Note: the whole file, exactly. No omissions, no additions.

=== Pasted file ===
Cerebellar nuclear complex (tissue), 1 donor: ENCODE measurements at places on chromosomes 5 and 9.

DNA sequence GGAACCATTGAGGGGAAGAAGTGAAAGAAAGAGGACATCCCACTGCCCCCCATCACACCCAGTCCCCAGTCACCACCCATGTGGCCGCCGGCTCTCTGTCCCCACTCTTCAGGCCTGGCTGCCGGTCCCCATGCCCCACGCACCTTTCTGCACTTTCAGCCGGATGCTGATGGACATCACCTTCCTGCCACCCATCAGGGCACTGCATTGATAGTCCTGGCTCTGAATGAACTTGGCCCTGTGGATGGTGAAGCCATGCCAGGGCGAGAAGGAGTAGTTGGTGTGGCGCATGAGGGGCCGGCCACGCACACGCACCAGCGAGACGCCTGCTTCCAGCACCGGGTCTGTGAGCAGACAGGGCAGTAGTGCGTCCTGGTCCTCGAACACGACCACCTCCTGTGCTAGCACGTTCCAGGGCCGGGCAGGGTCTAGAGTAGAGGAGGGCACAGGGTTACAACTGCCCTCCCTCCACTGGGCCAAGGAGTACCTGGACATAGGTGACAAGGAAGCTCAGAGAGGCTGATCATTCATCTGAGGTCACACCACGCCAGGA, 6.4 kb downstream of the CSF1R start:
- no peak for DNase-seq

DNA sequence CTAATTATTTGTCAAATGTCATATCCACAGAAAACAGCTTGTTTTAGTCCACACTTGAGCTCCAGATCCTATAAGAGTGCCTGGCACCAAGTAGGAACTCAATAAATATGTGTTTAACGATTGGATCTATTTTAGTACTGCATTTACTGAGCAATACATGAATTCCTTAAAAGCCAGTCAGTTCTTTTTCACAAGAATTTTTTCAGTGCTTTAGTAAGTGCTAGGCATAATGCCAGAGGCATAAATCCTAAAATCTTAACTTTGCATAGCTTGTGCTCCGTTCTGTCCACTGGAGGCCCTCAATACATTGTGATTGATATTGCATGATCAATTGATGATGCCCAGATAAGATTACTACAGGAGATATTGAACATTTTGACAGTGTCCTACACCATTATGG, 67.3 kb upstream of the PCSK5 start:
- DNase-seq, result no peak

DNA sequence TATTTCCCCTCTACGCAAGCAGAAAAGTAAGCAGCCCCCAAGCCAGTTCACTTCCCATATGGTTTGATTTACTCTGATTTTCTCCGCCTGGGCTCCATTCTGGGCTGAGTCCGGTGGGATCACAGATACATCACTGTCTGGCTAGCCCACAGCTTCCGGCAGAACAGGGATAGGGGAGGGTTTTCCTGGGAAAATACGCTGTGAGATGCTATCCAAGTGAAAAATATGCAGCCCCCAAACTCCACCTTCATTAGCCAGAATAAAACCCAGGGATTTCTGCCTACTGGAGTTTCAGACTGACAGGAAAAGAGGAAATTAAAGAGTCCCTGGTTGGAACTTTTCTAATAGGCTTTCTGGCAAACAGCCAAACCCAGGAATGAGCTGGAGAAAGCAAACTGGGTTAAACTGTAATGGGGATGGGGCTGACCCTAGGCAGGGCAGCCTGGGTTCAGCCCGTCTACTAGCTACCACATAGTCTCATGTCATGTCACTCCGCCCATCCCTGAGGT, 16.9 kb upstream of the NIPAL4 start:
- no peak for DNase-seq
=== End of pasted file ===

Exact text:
Cerebellar nuclear complex (tissue), 1 donor: ENCODE measurements at places on chromosomes 5 and 9.

DNA sequence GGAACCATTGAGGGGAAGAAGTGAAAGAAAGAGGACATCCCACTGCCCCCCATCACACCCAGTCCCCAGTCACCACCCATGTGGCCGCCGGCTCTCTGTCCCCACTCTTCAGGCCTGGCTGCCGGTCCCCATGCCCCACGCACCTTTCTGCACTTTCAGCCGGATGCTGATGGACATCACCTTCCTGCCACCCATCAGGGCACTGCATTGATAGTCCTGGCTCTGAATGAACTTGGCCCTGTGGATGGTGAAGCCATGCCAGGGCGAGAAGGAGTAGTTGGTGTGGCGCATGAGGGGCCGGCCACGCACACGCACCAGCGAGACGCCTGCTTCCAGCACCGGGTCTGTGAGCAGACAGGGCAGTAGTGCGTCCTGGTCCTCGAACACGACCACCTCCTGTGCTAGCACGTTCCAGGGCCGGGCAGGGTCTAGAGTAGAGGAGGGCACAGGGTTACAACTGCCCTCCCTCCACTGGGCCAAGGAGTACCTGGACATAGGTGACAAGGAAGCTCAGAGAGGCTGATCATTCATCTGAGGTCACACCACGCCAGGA, 6.4 kb downstream of the CSF1R start:
- no peak for DNase-seq

DNA sequence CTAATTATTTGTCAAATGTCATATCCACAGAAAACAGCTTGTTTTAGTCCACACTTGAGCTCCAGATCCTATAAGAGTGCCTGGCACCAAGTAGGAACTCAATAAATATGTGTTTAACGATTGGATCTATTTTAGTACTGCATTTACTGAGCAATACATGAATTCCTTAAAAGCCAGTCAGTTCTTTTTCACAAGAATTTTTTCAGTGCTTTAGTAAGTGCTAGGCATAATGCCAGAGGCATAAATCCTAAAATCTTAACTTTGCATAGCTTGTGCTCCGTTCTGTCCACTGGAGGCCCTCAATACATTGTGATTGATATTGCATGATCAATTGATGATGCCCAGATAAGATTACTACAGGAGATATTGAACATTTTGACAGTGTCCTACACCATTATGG, 67.3 kb upstream of the PCSK5 start:
- DNase-seq, result no peak

DNA sequence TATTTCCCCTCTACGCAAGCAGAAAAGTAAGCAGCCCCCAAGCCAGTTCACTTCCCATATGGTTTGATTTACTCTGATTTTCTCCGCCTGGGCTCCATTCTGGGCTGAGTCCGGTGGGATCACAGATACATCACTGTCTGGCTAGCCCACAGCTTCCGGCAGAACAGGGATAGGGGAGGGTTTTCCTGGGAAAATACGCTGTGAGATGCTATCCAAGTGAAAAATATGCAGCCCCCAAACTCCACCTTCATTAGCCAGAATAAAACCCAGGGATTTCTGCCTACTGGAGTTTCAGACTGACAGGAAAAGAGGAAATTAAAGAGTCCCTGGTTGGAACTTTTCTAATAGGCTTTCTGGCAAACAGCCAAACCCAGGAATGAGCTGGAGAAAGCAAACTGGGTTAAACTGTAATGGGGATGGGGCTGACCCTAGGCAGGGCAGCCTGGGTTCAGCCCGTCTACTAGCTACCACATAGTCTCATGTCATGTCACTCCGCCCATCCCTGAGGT, 16.9 kb upstream of the NIPAL4 start:
- no peak for DNase-seq